K16 and K35, members of K pod, seen in Haro Strait between the southern tip of Vancouver Island, and San Juan Island on July 6, 2019. Their relative, K25, hasn't been seen since January and was not with the rest of the pod. Researcher Ruth Joy says it's hard to know exactly if a whalte has been hit by a ship or other problem unless it floats and is washed ashore, as they often " just disappear" (Center for Whale Research)

Project seeks to develop artificial intelligence to protect whales from ships

Researchers at Simon Fraser University (SFU) want to use ‘AI’ to help protect orcas from being hit by ships off the Pacific coast.

Steven Bergner is a computing science research associate at the university’s Big Data Hub,  in Burnaby, British Columbia.

Using the network of hydrophones in the Salish Sea, the idea is to collect sounds and be able to separate the noises of waves and ships from whale communication.  The whale sounds will be used to ‘teach’ a computer to recognize the various species of whale sounds in a 24 hr a day  The project would then be able to advise ships of the presence of whales in their path so they could slow down or alter course. The hope is to reduce the number of potentially fatal ship strikes.

The project builds on work already begun by another SFU researcher, Ruth Joy. She is  a statistical ecologist at Simon Fraser University’s School of Environmental Science working on two orca projects expected to be completed in 2022.

Orca pod in Chatham Sound near Prince Rupert, B.C., Friday, June, 22, 2018. Noise from ships and pleasure craft has been reduced in the waters off the British Columbia coast as the pandemic has marked a significant reduction in sea traffic, which scientists say is an opportunity to study how noise affects southern resident killer whales. PHOTO BY Jonathan Hayward /THE CANADIAN PRESS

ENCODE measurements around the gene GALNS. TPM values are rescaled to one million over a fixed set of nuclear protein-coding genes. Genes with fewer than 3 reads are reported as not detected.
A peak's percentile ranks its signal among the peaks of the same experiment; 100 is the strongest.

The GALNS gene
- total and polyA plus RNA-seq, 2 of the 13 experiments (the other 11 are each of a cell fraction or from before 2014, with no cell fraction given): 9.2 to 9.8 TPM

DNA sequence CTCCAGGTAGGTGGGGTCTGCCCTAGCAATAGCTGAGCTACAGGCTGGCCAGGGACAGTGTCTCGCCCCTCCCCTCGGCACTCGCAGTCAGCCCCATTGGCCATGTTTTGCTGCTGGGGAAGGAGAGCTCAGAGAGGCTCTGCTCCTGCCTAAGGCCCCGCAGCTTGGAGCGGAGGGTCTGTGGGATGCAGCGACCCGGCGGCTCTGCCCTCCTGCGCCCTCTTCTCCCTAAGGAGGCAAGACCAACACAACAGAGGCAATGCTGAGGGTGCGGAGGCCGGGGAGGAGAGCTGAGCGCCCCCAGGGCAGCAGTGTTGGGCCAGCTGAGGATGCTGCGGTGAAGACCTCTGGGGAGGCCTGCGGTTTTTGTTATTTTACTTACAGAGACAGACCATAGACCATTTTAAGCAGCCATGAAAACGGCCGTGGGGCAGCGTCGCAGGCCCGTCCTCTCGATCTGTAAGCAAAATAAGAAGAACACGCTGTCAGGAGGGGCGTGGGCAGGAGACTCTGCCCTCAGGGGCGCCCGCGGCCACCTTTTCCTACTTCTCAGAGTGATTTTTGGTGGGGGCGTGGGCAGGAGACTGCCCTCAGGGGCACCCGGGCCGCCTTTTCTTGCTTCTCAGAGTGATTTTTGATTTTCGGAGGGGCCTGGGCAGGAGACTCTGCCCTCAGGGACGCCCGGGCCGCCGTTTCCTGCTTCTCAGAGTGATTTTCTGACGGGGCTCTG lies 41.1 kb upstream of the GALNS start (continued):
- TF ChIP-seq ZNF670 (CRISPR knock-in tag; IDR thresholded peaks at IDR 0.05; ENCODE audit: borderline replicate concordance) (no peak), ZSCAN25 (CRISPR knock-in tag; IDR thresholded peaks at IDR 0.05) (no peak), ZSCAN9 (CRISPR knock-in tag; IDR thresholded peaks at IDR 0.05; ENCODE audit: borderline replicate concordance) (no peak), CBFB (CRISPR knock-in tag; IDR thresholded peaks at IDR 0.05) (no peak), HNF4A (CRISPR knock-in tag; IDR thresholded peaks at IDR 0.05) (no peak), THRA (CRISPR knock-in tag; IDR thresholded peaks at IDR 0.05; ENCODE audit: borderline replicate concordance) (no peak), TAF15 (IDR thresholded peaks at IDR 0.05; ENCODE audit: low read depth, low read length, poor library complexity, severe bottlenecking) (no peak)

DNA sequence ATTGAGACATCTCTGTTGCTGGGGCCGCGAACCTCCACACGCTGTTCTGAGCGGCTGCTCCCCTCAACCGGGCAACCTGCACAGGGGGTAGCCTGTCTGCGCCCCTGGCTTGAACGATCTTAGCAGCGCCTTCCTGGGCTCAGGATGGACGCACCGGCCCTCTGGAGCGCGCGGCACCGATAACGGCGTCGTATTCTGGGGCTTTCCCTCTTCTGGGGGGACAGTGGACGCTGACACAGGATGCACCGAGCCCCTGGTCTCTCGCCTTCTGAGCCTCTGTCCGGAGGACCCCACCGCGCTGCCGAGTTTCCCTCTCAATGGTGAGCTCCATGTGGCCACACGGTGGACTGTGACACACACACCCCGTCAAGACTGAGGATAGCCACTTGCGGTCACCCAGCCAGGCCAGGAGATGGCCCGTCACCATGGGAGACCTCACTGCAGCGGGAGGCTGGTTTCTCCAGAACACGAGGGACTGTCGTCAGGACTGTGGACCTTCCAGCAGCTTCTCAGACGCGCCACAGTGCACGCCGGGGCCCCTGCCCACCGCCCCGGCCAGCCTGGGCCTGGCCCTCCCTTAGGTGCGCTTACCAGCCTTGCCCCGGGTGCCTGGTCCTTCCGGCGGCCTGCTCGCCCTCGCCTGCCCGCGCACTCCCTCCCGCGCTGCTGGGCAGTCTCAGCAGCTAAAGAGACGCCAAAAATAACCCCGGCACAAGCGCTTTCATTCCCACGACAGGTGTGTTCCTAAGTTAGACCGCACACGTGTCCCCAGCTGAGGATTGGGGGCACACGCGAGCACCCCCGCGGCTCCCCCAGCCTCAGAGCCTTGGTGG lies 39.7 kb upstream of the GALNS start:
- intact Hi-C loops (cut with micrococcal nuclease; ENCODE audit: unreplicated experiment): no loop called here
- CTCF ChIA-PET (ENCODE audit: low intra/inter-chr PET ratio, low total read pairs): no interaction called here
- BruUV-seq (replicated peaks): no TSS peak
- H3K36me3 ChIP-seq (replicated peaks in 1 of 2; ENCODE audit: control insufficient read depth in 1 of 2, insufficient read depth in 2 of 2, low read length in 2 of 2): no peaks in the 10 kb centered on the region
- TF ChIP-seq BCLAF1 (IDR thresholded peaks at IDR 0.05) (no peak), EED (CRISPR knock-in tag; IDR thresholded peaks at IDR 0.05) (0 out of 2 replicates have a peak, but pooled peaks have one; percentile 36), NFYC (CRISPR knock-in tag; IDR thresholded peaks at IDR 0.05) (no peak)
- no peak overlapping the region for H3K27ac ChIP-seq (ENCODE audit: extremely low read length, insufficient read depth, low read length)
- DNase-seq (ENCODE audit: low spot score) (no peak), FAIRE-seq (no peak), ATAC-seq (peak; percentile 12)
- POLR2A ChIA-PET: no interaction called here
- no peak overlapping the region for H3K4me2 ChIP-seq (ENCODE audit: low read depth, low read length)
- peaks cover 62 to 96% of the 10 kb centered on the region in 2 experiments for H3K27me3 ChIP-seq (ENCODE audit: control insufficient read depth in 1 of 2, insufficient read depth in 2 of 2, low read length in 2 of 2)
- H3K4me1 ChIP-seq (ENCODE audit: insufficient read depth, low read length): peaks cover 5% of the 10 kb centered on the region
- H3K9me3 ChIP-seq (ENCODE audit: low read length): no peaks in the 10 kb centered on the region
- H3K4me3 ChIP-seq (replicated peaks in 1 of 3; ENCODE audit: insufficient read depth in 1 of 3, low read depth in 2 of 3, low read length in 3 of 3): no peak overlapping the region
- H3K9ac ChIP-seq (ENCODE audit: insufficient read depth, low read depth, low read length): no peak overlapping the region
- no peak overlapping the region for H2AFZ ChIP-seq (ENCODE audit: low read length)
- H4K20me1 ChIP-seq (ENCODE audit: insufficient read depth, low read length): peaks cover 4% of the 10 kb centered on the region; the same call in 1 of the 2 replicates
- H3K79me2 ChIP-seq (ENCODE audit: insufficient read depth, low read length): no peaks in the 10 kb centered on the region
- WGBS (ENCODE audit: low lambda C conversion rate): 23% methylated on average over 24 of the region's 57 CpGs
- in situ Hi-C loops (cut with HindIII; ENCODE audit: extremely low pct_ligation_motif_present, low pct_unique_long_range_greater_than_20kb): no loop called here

There is a special concern for the ‘southern resident orcas’ which are listed as being endangered.  The salmon-eating southern residents on the west coast are one of four distinct orca populations which include the salmon-eating northern residents,  the transients which prey on seals or other whales, and the offshore orcas which mostly feed on sharks. Each  of the groups has a communication dialect  and calls which differ from the others. And the system would ‘learn’ which groups are which and estimate their direction of travel based on ‘typical’ movement patterns. The information would be sent to ships in real time giving a three or four hour window in order to enable ships to take evasive action.

The project brings together experts in computer and machine learning, statistics, and biology. It is being funded by a grant of almost $569,000 from Fisheries and Oceans Canada (DFO) as part of  the  Oceans Protection Plan–Whale Detection and Collision Avoidance Initiative.

The SFU researchers are collaborating with machine learning experts from Carleton University in Ottawa, Ontario and Dalhousie University in Halifax, Nova Scotia on the east coast. Ruth Joy estimates there are only about 74 members of the southern resident group remaining.

The developments of these west coast projects will be shared with other researchers in order to potentially save other whales elsewhere.

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